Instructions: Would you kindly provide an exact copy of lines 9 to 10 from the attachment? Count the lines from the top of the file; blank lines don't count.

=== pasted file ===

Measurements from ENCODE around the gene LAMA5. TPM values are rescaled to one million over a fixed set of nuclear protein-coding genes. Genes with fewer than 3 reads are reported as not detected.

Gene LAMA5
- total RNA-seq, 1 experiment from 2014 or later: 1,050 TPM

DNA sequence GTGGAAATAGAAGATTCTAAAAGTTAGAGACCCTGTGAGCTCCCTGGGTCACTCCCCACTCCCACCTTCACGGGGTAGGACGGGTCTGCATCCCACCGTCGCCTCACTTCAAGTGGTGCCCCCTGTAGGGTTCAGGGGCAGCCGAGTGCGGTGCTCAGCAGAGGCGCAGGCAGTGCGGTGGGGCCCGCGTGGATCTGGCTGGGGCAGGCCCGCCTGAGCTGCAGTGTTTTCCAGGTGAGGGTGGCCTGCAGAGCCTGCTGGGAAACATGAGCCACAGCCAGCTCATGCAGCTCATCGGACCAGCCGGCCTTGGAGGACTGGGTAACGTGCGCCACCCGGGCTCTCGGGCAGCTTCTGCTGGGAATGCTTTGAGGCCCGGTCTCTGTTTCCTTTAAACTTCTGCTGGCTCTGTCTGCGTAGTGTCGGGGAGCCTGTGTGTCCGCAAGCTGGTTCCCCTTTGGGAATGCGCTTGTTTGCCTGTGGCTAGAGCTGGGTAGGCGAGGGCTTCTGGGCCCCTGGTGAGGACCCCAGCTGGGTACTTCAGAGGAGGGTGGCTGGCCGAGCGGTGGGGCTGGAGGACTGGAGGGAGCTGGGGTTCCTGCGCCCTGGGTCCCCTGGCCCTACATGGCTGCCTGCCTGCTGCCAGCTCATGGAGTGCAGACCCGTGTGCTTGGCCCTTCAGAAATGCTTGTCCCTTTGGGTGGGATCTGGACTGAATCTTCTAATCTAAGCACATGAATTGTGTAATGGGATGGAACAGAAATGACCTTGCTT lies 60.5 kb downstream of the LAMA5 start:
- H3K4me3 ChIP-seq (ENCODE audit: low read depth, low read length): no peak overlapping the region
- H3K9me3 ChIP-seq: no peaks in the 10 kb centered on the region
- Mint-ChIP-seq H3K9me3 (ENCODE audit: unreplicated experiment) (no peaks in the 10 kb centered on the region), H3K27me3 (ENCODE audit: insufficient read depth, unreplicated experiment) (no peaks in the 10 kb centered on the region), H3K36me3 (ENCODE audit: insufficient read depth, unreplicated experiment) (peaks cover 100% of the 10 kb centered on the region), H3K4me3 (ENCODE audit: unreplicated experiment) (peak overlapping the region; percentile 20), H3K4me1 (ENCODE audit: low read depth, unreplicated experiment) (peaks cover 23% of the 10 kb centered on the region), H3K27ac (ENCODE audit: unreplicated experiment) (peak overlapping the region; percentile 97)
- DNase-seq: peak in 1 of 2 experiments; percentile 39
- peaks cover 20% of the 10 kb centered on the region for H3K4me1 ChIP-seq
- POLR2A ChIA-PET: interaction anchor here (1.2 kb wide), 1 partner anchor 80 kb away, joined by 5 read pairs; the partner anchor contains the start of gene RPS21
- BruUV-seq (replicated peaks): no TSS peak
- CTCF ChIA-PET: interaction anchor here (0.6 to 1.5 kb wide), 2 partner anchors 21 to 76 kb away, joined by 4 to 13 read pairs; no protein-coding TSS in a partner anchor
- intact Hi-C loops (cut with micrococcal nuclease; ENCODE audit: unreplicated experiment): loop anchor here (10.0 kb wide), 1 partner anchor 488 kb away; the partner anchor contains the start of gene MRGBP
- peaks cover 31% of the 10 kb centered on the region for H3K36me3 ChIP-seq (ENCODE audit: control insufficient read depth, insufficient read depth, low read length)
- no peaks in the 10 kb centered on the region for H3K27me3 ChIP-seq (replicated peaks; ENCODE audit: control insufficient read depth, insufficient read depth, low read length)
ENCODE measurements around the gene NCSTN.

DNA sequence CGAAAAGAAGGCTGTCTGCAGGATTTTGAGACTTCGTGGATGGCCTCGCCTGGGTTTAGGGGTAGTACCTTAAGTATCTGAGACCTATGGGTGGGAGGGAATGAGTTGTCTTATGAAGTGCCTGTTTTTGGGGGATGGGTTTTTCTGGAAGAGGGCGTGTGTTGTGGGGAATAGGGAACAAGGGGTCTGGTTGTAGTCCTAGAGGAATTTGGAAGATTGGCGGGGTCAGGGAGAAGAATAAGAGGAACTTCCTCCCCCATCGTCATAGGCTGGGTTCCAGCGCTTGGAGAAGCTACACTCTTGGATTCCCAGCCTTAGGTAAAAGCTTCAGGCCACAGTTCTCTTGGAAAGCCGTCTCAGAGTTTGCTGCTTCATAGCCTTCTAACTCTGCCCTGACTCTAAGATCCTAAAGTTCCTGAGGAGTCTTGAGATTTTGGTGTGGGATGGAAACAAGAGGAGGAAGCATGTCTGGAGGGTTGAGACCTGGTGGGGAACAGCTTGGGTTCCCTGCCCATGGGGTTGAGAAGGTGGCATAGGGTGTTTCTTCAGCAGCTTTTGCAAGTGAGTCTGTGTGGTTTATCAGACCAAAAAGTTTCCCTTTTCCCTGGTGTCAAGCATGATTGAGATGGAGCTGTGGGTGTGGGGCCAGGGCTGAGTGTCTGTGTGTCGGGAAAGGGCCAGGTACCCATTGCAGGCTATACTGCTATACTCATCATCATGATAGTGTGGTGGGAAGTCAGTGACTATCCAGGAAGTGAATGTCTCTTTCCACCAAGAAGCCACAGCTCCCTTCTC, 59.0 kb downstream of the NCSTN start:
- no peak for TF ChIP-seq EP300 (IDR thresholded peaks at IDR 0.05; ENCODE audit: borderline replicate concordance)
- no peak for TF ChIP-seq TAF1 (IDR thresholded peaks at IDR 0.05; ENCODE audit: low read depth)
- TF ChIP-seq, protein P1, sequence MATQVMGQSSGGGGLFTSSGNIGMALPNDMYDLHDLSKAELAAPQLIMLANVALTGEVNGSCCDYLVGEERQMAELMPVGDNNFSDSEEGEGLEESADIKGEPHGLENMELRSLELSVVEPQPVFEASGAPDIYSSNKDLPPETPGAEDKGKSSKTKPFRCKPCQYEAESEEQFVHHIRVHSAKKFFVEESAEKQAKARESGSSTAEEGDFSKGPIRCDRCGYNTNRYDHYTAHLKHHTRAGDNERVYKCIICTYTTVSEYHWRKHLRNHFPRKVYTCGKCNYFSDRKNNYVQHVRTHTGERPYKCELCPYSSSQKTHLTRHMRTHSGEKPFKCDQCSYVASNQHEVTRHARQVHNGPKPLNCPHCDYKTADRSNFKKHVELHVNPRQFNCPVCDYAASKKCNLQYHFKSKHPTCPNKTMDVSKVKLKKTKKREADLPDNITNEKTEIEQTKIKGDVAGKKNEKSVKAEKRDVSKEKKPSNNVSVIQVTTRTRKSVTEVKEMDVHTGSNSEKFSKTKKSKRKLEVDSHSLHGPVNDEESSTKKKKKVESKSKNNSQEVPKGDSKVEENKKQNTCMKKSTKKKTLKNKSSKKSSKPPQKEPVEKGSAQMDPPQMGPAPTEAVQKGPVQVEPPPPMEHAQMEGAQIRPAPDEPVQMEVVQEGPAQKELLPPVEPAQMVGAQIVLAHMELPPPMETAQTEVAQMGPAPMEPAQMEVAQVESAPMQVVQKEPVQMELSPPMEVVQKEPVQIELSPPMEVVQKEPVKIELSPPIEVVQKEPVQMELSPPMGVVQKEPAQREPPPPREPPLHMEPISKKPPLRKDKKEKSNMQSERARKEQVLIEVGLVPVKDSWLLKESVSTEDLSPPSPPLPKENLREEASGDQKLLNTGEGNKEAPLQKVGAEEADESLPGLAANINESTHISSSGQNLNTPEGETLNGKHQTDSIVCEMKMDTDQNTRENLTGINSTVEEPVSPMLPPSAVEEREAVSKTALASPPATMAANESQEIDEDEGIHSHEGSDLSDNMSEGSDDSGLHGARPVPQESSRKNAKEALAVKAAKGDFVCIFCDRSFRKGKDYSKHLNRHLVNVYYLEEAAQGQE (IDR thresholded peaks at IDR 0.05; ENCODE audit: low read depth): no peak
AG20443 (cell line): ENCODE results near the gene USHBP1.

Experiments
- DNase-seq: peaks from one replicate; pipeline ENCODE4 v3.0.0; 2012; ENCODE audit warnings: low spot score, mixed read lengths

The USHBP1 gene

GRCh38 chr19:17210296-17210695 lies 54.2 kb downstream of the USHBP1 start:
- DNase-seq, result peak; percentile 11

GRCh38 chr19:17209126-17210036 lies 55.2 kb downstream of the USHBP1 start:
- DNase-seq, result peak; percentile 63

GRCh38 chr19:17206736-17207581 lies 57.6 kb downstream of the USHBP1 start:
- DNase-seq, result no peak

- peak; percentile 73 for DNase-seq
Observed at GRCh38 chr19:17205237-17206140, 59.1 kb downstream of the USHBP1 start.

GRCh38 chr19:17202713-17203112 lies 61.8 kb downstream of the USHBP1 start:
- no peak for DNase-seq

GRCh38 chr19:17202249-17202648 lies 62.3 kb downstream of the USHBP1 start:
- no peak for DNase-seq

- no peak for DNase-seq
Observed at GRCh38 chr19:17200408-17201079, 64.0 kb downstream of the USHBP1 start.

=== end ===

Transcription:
- peaks cover 20% of the 10 kb centered on the region for H3K4me1 ChIP-seq
- POLR2A ChIA-PET: interaction anchor here (1.2 kb wide), 1 partner anchor 80 kb away, joined by 5 read pairs; the partner anchor contains the start of gene RPS21